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Animation of Vega VV16 launch and satellite deployment

Written by  Wednesday, 10 June 2020 08:00
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Video: 00:01:03

Animated artist's view of the Vega VV16 launch and the deployment of ESAIL/SAT-AIS from the Small Spacecraft Mission Service (SSMS) dispenser.

Visible are the Attitude Vernier Upper Module (AVUM) and the SSMS dispenser with its payload of satellites and ESAIL separating from the SMSS dispenser.

Multiple small satellites will be launched at once on the Vega VV16 mission. This flight will demonstrate the modular SSMS dispenser resting on its upper stage intended to bring routine affordable launch opportunities for light satellites from 0.2 kg CubeSats up to 400 kg minisatellites.

Until now the smallest classes of satellites – all the

Animated artist's view of the Vega VV16 launch and the deployment of ESAIL/SAT-AIS from the Small Spacecraft Mission Service (SSMS) dispenser.

Visible are the Attitude Vernier Upper Module (AVUM) and the SSMS dispenser with its payload of satellites and ESAIL separating from the SMSS dispenser.

Multiple small satellites will be launched at once on the Vega VV16 mission. This flight will demonstrate the modular SSMS dispenser resting on its upper stage intended to bring routine affordable launch opportunities for light satellites from 0.2 kg CubeSats up to 400 kg minisatellites.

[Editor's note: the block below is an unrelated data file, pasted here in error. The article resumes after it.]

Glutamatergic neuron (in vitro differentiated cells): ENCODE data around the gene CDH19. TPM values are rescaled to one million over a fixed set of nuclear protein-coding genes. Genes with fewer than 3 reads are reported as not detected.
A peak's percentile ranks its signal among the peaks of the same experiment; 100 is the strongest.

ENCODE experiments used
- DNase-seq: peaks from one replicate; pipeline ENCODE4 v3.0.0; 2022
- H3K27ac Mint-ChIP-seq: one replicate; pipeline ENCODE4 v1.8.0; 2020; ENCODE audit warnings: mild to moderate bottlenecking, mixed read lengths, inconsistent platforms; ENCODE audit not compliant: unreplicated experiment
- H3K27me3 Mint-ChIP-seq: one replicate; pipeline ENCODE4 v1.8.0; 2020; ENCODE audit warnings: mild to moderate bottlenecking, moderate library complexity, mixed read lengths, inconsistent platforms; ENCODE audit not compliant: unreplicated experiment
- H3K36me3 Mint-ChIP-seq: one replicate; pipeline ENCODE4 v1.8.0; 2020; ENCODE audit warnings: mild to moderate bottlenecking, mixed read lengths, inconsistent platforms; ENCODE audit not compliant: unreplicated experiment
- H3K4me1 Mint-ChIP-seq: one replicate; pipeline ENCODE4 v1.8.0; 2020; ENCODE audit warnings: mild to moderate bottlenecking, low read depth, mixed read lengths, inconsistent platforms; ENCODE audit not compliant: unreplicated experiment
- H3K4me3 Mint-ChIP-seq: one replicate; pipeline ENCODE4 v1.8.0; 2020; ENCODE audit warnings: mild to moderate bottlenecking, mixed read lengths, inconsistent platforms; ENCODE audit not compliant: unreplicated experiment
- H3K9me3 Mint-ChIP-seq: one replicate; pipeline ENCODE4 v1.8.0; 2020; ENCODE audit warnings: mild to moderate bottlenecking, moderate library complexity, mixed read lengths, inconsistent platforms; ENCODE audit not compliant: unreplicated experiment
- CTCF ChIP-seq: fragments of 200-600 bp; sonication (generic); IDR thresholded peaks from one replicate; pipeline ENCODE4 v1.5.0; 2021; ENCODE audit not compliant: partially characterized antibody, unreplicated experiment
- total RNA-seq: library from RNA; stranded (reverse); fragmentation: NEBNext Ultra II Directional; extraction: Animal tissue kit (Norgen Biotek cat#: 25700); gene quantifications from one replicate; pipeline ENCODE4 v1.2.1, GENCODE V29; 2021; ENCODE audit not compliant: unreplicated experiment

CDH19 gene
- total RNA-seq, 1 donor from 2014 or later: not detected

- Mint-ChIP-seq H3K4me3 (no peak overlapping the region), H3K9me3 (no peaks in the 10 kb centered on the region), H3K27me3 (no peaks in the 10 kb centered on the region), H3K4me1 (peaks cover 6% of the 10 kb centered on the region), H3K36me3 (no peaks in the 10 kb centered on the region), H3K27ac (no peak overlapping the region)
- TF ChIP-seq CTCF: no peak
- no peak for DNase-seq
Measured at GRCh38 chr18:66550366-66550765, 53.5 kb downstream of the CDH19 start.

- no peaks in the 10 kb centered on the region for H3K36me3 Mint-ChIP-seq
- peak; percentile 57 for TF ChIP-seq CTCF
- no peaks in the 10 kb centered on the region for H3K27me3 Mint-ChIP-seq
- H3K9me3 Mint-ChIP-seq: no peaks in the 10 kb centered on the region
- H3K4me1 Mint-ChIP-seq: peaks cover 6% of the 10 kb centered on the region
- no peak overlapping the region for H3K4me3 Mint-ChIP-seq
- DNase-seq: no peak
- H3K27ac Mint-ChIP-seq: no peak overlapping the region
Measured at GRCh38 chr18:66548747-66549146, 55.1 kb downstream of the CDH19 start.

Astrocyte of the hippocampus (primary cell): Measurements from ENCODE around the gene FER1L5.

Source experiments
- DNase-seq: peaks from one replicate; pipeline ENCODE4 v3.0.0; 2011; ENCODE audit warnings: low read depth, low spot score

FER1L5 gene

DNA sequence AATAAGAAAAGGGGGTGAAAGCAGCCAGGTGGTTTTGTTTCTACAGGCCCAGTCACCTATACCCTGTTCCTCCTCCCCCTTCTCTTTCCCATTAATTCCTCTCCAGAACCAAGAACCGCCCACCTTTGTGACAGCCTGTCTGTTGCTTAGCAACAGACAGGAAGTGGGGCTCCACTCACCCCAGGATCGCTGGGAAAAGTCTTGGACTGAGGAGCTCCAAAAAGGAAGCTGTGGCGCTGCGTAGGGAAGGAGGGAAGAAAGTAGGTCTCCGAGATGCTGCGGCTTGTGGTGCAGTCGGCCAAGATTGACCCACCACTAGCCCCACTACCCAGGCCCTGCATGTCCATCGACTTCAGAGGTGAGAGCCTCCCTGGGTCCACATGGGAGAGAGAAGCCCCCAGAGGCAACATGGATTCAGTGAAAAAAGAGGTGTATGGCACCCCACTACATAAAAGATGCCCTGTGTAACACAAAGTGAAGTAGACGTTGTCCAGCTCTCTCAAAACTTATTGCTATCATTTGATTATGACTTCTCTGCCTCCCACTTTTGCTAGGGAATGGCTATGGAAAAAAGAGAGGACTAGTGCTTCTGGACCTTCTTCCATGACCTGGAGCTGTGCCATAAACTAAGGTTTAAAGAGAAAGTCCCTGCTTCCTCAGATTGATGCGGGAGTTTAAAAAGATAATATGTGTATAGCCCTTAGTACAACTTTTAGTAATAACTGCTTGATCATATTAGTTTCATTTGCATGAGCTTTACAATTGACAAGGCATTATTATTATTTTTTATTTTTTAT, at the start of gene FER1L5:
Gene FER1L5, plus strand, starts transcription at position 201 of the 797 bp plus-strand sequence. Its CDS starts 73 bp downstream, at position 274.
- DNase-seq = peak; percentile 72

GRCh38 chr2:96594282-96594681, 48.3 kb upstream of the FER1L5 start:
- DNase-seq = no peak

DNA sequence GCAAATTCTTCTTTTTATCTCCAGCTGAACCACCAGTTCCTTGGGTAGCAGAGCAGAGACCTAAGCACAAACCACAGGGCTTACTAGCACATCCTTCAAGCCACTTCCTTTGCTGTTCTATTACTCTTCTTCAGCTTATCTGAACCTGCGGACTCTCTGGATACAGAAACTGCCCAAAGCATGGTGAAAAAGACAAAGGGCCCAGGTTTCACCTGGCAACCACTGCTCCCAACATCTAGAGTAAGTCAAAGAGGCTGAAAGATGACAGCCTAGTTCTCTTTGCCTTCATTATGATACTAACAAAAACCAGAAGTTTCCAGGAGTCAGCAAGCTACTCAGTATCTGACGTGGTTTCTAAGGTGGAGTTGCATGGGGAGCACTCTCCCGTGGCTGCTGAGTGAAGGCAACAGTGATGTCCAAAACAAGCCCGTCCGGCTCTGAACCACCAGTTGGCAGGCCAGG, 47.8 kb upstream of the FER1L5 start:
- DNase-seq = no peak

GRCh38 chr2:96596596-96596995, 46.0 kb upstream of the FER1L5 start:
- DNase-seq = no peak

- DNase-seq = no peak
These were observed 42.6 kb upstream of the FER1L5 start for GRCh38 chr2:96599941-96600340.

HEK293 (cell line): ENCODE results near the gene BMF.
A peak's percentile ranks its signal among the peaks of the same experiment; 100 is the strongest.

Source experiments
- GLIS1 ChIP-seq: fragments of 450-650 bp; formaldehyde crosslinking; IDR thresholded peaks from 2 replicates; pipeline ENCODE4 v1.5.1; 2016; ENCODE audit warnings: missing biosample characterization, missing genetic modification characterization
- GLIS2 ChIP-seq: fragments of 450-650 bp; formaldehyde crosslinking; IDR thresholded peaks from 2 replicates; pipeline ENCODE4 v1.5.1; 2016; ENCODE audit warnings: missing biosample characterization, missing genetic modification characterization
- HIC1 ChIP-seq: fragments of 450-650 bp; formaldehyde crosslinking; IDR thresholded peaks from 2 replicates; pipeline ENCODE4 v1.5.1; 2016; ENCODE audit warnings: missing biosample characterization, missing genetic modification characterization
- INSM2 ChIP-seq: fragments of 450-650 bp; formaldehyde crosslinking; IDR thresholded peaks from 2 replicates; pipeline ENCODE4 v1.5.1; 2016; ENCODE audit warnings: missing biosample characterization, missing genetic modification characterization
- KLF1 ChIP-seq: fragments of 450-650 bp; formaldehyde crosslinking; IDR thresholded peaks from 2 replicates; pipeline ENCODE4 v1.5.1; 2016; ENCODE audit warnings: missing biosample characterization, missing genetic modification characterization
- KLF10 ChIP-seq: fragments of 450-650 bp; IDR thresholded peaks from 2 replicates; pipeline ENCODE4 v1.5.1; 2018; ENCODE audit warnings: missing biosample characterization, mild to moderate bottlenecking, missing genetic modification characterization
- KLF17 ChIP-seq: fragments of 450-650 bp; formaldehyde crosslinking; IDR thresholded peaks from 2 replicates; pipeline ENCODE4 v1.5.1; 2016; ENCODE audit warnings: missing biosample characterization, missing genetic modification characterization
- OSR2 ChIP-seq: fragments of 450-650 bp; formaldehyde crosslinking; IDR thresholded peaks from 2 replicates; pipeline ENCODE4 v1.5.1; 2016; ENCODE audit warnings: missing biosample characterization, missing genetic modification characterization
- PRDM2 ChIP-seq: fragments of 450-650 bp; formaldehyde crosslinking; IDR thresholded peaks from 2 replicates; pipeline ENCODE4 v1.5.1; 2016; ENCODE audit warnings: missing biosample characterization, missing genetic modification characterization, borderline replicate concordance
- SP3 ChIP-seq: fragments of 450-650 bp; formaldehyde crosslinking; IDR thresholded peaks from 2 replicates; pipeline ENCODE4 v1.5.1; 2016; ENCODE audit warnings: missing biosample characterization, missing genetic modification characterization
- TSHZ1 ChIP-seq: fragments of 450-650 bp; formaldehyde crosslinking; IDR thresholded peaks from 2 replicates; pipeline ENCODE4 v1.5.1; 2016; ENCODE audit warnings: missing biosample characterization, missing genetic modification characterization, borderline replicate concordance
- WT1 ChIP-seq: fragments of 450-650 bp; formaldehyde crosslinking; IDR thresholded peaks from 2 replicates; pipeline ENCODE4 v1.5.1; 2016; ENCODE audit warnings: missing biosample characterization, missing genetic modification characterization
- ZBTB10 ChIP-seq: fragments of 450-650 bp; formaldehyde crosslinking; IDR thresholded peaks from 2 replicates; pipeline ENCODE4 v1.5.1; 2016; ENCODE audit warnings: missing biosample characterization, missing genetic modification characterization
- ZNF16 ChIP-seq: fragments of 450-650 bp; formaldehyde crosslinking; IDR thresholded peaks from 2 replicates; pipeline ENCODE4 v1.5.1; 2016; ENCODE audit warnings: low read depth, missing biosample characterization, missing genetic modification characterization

Until now the smallest classes of satellites – all the way down to tiny CubeSats, built from 10 cm modular boxes – have typically ‘piggybacked’ to orbit. They have to make use of any spare capacity as a single large satellite is launched, meaning their overall launch opportunities are limited.

"The new Vega Small Spacecraft Mission Service switches this into a ‘rideshare’ model, with multiple small satellites being flown together, splitting the launch cost,” commented Giorgio Tumino, managing ESA’s Vega and Space Rider programmes.

SAB Aeropsace in the Czech Republic and Bercella in Italy designed and manufactured this modular dispenser for ESA’s Vega prime contractor Avio. The component structures are made of very low-density aluminium ‘sandwich’ panels protected by carbon fibre reinforced polymer skins. This makes it very lightweight and rigid.

The SSMS comprises two main sections, the hexagonal lower section takes up to a dozen CubeSats or six small satellites while the upper section is used for micro, minisatellites and small satellites. Both sections can also be used independently.

A central column, tower or hexagon, a supporting platform, adjustable rods and dividers are assembled to suit each mission. For this flight, a configuration called Flexi-3, weighing just 330 kg is being used.

This demonstration flight aims to prove the technical and financial viability of the rideshare service. ESA has collaborated with the European Union, which has partly funded this mission within the Horizon 2020 programme. This is part of the Contribution Agreement between ESA and the EU on space technology activities signed on 16 April 2019.

The ESAIL mission is a joint ESA LuxSpace project in an effort to extend the monitoring of maritime traffic beyond existing land-based tracking of Automatic Identification Systems (AIS) through the means of an array of microsatellites: SAT-AIS.


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